PHILADELPHIA (AP) — Andres Guardado scored again, with no penalty kick needed this time, and his teammates finally managed some goals, too.
Mexico ensured the final wouldn’t come down to any calls in the last minutes with a 3-1 victory over upstart Jamaica for the CONCACAF Gold Cup title Sunday.
Guardado had his fourth goal of the knockout rounds, and Jesus Corona and Oribe Peralta also scored as El Tri won its seventh Gold Cup. It was a convincing performance for coach Miguel Herrera and his team after some shaky play and contentious moments in the previous two games.
Jamaica had made a rousing run to the final, stunning the U.S. in the semis to become the first Caribbean nation to reach the Gold Cup’s championship match. And the Reggae Boyz looked as though they belonged in the opening minutes, keeping the pressure on Mexico with several promising scoring chances but never putting a shot on goal.
But then El Tri started to find the gaps in the defense, and a yellow card for Jamaica helped lead to Mexico’s first goal. The Reggae Boyz hadn’t trailed since early in the second half of their Gold Cup opener.
Mexico, which already held the record for most Gold Cup titles, is 7-1 in finals. El Tri will face the U.S., the 2013 Gold Cup champ, on Oct. 9 at the Rose Bowl in Pasadena, California, for CONCACAF’S spot in the 2017 Confederations Cup in Russia.
“We won a game today, but we don’t accomplish our goal yet,” Herrera said.
The only way Mexico had been able to score in the knockout rounds before Sunday was on penalty kicks, all three by Guardado. And two of those came on late, questionable calls.
Against Costa Rica in the quarterfinals, a scoreless game was moments from going to a shootout when Guardado converted his penalty in the final minute of extra time. Mexico had been the better team that day, but that wasn’t the case in the semifinals. Down to 10 men, Panama was on the verge of victory when a disputed hand ball set up a penalty for Guardado in second-half stoppage time, and he scored on another for the winner in extra time.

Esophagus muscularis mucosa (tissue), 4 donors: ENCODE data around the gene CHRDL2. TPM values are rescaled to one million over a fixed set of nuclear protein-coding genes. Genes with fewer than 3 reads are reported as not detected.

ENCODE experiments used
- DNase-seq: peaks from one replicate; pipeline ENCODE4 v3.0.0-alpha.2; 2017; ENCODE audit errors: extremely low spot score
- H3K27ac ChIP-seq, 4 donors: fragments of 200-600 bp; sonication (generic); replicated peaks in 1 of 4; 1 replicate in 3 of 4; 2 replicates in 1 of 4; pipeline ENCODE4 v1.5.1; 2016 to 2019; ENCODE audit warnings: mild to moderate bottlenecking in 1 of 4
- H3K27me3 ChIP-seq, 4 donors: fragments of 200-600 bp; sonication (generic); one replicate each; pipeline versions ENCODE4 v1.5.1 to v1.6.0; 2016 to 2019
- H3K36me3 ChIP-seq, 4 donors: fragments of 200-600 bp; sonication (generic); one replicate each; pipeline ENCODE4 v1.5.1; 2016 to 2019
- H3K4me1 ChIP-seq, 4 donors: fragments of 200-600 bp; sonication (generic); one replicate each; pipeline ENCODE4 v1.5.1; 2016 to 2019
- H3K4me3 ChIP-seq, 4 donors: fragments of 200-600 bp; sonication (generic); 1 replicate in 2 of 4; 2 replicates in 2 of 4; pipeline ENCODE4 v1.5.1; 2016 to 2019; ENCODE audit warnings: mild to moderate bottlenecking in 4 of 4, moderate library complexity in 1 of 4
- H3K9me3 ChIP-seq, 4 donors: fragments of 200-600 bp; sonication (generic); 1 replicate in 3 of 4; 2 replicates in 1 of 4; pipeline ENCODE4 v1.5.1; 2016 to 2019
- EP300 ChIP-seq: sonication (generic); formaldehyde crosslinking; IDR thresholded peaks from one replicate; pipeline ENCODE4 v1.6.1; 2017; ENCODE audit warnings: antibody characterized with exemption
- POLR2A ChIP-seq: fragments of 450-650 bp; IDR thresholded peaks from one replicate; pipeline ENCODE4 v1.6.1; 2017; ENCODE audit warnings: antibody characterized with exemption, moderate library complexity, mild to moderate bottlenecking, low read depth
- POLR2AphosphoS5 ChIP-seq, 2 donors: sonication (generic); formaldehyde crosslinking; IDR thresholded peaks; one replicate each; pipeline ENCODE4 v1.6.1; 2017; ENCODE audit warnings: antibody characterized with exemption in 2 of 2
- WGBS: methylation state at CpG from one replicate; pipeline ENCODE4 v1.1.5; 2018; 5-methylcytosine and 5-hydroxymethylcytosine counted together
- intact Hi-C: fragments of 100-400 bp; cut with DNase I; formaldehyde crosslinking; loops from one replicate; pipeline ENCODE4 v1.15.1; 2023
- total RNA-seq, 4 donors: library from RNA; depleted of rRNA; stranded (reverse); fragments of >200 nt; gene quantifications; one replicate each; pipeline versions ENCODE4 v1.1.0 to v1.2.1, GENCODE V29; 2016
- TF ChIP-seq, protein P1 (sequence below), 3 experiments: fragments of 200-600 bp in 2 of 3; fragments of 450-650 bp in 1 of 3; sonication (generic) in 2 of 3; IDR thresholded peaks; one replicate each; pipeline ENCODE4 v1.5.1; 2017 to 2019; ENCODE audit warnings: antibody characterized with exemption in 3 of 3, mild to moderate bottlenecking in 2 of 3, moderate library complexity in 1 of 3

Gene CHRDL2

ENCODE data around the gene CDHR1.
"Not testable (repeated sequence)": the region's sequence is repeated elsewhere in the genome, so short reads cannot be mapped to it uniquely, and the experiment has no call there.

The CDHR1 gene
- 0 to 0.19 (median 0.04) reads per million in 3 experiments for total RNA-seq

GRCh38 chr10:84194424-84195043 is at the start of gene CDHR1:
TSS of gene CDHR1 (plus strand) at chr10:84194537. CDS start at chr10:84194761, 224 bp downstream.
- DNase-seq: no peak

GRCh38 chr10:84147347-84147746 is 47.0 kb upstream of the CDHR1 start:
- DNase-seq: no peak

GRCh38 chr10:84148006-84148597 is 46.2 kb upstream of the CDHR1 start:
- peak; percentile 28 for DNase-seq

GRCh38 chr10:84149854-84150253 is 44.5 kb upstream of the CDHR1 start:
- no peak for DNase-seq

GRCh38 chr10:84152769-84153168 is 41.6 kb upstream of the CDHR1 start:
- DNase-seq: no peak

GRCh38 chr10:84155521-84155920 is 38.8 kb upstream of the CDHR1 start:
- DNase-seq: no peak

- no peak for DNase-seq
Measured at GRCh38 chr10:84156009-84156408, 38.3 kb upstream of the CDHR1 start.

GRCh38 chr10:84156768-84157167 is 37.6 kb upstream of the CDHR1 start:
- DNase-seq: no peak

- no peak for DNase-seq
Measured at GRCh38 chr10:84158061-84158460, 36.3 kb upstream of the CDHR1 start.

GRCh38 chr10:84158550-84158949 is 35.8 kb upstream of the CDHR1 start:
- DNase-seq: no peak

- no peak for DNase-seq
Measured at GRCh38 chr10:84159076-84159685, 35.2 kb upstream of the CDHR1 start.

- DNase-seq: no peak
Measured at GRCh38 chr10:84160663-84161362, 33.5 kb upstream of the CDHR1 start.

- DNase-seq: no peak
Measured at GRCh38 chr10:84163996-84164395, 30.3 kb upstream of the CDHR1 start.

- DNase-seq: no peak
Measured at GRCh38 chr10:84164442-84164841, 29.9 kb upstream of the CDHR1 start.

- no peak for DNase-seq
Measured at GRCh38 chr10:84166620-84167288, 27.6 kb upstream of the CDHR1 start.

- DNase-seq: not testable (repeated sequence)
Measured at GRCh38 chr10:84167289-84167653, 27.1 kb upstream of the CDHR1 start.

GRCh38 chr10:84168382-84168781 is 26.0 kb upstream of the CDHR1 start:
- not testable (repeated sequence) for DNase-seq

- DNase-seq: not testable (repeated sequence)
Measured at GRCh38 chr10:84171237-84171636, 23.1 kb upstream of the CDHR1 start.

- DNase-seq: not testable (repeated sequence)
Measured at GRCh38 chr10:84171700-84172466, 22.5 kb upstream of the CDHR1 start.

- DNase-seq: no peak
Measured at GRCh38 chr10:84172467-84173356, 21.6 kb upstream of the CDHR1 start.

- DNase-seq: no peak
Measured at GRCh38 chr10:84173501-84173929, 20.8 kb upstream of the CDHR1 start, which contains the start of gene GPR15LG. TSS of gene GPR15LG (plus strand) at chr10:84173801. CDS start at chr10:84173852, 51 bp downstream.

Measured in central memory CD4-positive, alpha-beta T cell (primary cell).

Mexico had gone 272 minutes since one of its players scored on anything other than a penalty when Guardado put El Tri ahead for good Sunday. Jonathan dos Santos found Paul Aguilar out wide on a free kick, and Aguilar crossed it to Guardado, whose left-footed volley made it 1-0 in the 31st minute. It was his sixth goal of the tournament, one behind Clint Dempsey of the U.S.
Guardado, voted top player of the tournament, had also been the last Mexico player to score on anything other than a penalty with his goal in the 88th minute against Trinidad and Tobago in the final group stage match.
Any chance of a Jamaica comeback quickly evaporated after halftime. Just over a minute in, Corona, who had failed to convert two good chances in the first half, stole the ball from Michael Hector and pushed forward. The 22-year-old forward slid his left-footed shot from the edge of the area under the legs of Wes Morgan for a 2-0 lead in the 47th minute. Corona was selected top young player of the tournament.
Another mistake by Hector in the 61st minute put Mexico up 3-0. He whiffed on an attempted clearance, and the ball went right to Peralta for an easy goal.
Shortly after, Guardado came off to a thunderous ovation from the pro-Mexico crowd of 68,930 at Lincoln Financial Field, home of the NFL’s Philadelphia Eagles.
“We really managed the game in the correct way,” Herrera said.
Darren Mattocks scored in the 80th minute to pull the Reggae Boyz within 3-1.
A magical tournament over in defeat, Jamaica coach Winfried Schaefer proudly held out the medal hanging around his neck.
“For me, this is not the silver, this is gold,” he said. “Nobody gave us a shot.”